Controversial statement ahead: most people who dismiss the value of meditation aren’t just cynical bastards who despise anything with a whiff of patchouli oil and free love (although some certainly are).
Most people are simply not sure where to start, or have tried meditating before and not discovered any value out of it. And that’s totally understandable – it’s hard to approach meditation as a discipline.
While physical fitness and nutrition are hardly lightly debated fields, meditation and mindfulness appears, at first glance, to be such a subjective and personal experience that it’s hard to know what the ‘right’ way to do it is.
DMARGE spoke exclusively to Luke Macleod, meditation expert and founder of Soul Alive, Australia’s first live stream meditation platform. He shared with us how many Australians’ preconceived notions about practicing meditation need to be forgotten in order to benefit from it.
“Meditation shouldn’t be considered a skill that needs to be mastered,” Macleod shares.
“Guys in particular struggle with meditation because they want to see immediate results, and see what’s going to be next… If you treat meditation like a skill, it becomes a chore. And no-one likes doing chores.”
“Meditation should be a pleasure, not an obligation… It’s better when you’re ready to let go.”
“Don’t come into it with any expectations. Wipe the slate clean every time.”
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The Meditation Mindset
A common misconception many would-be meditators hold is that you need to be switched off and totally unfocused in order to successfully meditate. Macleod says that’s actually the opposite of what you should be doing.
“Don’t switch off, switch on. Sharpen your mind [instead of] quieting it.”
“Meditation isn’t about just focusing on one thing. It’s like the whole ‘don’t think of a pink elephant’ thing. You say that, and someone’s immediately going to start thinking about a pink elephant! In the same way, if you’re too focused on trying to clear your mind and meditate, you’re not going to be able to meditate effectively.”
“The point of meditation is to become more self-aware. If your mind starts to wander, that’s not a bad thing. In fact, the catching of the wandering is the point.”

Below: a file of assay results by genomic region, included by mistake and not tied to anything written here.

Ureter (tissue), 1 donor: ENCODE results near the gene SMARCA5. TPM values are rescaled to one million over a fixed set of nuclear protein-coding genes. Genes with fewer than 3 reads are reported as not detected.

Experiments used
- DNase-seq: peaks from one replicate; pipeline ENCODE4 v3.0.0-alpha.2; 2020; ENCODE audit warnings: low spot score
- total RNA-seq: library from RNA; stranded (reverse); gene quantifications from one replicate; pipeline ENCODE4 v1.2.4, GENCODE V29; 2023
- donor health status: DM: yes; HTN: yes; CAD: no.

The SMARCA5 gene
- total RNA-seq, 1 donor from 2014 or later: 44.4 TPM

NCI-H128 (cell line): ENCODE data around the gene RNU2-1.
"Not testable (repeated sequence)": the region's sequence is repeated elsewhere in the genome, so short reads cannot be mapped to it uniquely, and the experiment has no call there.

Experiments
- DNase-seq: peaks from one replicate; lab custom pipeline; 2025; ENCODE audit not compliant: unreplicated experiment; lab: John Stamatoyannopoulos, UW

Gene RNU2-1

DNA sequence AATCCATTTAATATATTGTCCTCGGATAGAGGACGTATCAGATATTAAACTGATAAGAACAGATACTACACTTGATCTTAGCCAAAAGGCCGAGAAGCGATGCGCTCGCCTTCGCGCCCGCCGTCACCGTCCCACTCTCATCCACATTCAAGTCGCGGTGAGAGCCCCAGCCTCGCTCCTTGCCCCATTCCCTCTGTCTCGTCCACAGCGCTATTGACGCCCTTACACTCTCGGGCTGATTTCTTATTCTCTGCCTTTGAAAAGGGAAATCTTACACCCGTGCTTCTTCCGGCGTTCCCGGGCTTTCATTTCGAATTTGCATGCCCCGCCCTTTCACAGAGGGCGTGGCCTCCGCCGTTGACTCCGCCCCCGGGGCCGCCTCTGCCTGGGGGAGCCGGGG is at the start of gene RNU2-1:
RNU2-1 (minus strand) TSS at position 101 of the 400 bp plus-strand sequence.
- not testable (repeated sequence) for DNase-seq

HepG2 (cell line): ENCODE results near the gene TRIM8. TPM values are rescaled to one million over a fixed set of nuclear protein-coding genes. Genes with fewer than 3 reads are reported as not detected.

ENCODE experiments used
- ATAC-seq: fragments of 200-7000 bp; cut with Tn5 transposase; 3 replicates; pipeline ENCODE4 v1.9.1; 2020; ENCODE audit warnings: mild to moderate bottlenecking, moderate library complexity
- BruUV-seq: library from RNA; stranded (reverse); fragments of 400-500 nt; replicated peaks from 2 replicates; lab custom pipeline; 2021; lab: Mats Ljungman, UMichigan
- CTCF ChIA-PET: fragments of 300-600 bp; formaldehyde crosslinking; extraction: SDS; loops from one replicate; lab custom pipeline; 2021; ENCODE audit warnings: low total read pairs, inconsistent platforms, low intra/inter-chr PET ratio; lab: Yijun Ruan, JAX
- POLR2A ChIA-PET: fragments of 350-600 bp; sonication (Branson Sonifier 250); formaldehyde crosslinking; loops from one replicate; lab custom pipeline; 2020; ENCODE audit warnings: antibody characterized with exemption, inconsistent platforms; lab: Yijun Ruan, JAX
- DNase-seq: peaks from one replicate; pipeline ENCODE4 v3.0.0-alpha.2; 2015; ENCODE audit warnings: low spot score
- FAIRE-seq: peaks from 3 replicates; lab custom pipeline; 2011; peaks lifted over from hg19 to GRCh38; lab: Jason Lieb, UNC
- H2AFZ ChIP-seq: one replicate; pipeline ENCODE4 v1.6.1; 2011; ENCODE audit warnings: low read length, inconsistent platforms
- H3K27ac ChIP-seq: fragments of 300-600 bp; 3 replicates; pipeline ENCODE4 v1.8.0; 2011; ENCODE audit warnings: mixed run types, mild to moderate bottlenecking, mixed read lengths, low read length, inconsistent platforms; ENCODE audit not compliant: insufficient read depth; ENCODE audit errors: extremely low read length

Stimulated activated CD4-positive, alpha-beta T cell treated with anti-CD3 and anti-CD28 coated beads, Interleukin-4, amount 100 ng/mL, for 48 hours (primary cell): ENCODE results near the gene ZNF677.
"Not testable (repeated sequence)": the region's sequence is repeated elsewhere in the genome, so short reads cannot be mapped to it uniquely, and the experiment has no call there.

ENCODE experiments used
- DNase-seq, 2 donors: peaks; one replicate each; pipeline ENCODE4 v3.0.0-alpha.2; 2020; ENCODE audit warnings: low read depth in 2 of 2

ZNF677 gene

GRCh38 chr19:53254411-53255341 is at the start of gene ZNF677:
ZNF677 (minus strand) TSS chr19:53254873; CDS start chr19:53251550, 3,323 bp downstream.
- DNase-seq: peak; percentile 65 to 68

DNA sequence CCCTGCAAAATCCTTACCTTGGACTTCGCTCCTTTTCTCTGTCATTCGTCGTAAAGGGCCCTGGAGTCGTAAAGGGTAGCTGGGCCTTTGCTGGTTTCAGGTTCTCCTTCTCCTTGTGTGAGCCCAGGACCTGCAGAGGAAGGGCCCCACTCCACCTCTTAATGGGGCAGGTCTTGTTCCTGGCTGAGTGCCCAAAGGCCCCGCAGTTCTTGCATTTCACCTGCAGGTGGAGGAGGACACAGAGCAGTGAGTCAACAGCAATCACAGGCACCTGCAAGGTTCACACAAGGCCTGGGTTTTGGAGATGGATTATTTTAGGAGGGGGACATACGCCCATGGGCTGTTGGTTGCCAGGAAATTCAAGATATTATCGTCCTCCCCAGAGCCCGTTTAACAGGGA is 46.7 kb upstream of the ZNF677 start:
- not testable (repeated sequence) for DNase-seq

Macleod relates this experience of letting your mind drift and then catching to like a bicep curl for your brain. Being distracted whilst meditating isn’t necessarily a negative thing; it’s only negative if you fixate on it.
“Try focusing on something unimportant but consistent, whether that’s a mantra or weird noise. When you catch your mind drifting, just have a little laugh at yourself that you caught yourself drifting, and bring yourself back to that place of contemplation.”
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Who can relate? 🙋♀️🙋♂️ Slide 1 is what meditation is usually like. Slide 2 is what people say meditation is like 😏 . Let’s keep it real. Meditation is an exercise and just like physical exercise, the more you do of it, the better you will become at it. . Where most people go wrong with it, is when their mind wanders off during meditation , they think they are doing it wrong. This couldn’t be further from the truth. In fact, it is an essential part of meditation. Each time you catch yourself drifting off that’s your brain doing a rep 🧠💪🏽 . The more reps you do, the stronger your brain becomes and the longer it is able to stay focused in the present moment. This then gives time for the more spiritual side of meditation to do its thing and that’s when it gets real interesting 🤯💫 . If you’d like to know more about meditation. Last tickets are available to the Soul Alive Workshop this Sunday. Link in bio 🙏🏽 . #meditation #mindfulness #soulalive #goodforthesoul
Where Should I Meditate?
Many people both inadvertently and intentionally take advantage of their daily commute as an opportunity to meditate.
“I used to live in Newcastle but commuted to Sydney for work,” Macleod recounted.
“That wasn’t sustainable [laughs], but it was a great opportunity to meditate.”
Coronavirus has kept a lot of us working from home, and many people are missing that daily commute and daily routine of meditation.
“The consistency of a regular commute is super valuable,” Macleod commiserates.
Another common sticking point for mindfulness novices is approaching where one should meditate. Conventional wisdom would suggest that you need to find somewhere secluded and quiet to meditate, but Macleod says that’s less important than you’d think.
“Worrying about things disturbing you shouldn’t become your main focus.”
Don’t stress too much about having to dedicate an explicit time and place to meditate. For sure, discipline and routine are important, but they aren’t the be all and end all. If you can, find a consistent, quiet space, but don’t get hung up on it. You don’t need to have access to a Himalayan mountain temple to meditate like a monk.
Getting In The Zone
Regardless of where you meditate, Macleod recommends sitting on a chair or stool with a cushion, keeping your feet flat and your spine straight.
“Activate your core,” Macleod recommends.
“If you’ve ever seen a professional piano player, they sit very upright but don’t look uncomfortable. That’s what they do.”
His final recommendations? Be present, and don’t go into meditating with any expectations. Particularly about how relaxing it might be.
“Relaxation isn’t the goal, it’s the side effect,” Macleod imparts.
And like anything, the more you do it, the better you get at it. So get cracking.